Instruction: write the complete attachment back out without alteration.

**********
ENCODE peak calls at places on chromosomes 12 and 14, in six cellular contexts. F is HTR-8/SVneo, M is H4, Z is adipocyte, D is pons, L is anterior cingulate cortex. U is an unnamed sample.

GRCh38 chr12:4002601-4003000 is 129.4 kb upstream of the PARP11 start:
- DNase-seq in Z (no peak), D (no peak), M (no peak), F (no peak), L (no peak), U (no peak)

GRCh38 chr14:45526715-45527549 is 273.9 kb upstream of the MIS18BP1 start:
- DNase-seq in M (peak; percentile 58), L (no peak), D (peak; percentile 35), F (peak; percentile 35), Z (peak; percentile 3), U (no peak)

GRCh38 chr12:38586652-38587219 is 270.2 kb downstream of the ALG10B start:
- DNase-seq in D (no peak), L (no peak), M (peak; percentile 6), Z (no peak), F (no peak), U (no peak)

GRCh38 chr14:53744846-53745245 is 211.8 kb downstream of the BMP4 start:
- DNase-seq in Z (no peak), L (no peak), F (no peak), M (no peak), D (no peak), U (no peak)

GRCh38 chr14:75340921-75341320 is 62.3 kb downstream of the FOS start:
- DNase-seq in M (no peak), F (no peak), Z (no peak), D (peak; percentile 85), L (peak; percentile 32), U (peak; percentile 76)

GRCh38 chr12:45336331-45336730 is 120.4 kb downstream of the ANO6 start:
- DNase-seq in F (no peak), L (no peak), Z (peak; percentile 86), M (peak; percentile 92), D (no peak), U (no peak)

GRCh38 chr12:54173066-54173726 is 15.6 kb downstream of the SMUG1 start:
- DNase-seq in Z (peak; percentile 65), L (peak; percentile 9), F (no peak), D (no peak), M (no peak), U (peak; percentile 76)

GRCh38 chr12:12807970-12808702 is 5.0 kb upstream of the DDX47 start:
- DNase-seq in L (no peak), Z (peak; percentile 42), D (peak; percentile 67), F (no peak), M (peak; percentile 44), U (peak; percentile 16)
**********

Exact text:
ENCODE peak calls at places on chromosomes 12 and 14, in six cellular contexts. F is HTR-8/SVneo, M is H4, Z is adipocyte, D is pons, L is anterior cingulate cortex. U is an unnamed sample.

GRCh38 chr12:4002601-4003000 is 129.4 kb upstream of the PARP11 start:
- DNase-seq in Z (no peak), D (no peak), M (no peak), F (no peak), L (no peak), U (no peak)

GRCh38 chr14:45526715-45527549 is 273.9 kb upstream of the MIS18BP1 start:
- DNase-seq in M (peak; percentile 58), L (no peak), D (peak; percentile 35), F (peak; percentile 35), Z (peak; percentile 3), U (no peak)

GRCh38 chr12:38586652-38587219 is 270.2 kb downstream of the ALG10B start:
- DNase-seq in D (no peak), L (no peak), M (peak; percentile 6), Z (no peak), F (no peak), U (no peak)

GRCh38 chr14:53744846-53745245 is 211.8 kb downstream of the BMP4 start:
- DNase-seq in Z (no peak), L (no peak), F (no peak), M (no peak), D (no peak), U (no peak)

GRCh38 chr14:75340921-75341320 is 62.3 kb downstream of the FOS start:
- DNase-seq in M (no peak), F (no peak), Z (no peak), D (peak; percentile 85), L (peak; percentile 32), U (peak; percentile 76)

GRCh38 chr12:45336331-45336730 is 120.4 kb downstream of the ANO6 start:
- DNase-seq in F (no peak), L (no peak), Z (peak; percentile 86), M (peak; percentile 92), D (no peak), U (no peak)

GRCh38 chr12:54173066-54173726 is 15.6 kb downstream of the SMUG1 start:
- DNase-seq in Z (peak; percentile 65), L (peak; percentile 9), F (no peak), D (no peak), M (no peak), U (peak; percentile 76)

GRCh38 chr12:12807970-12808702 is 5.0 kb upstream of the DDX47 start:
- DNase-seq in L (no peak), Z (peak; percentile 42), D (peak; percentile 67), F (no peak), M (peak; percentile 44), U (peak; percentile 16)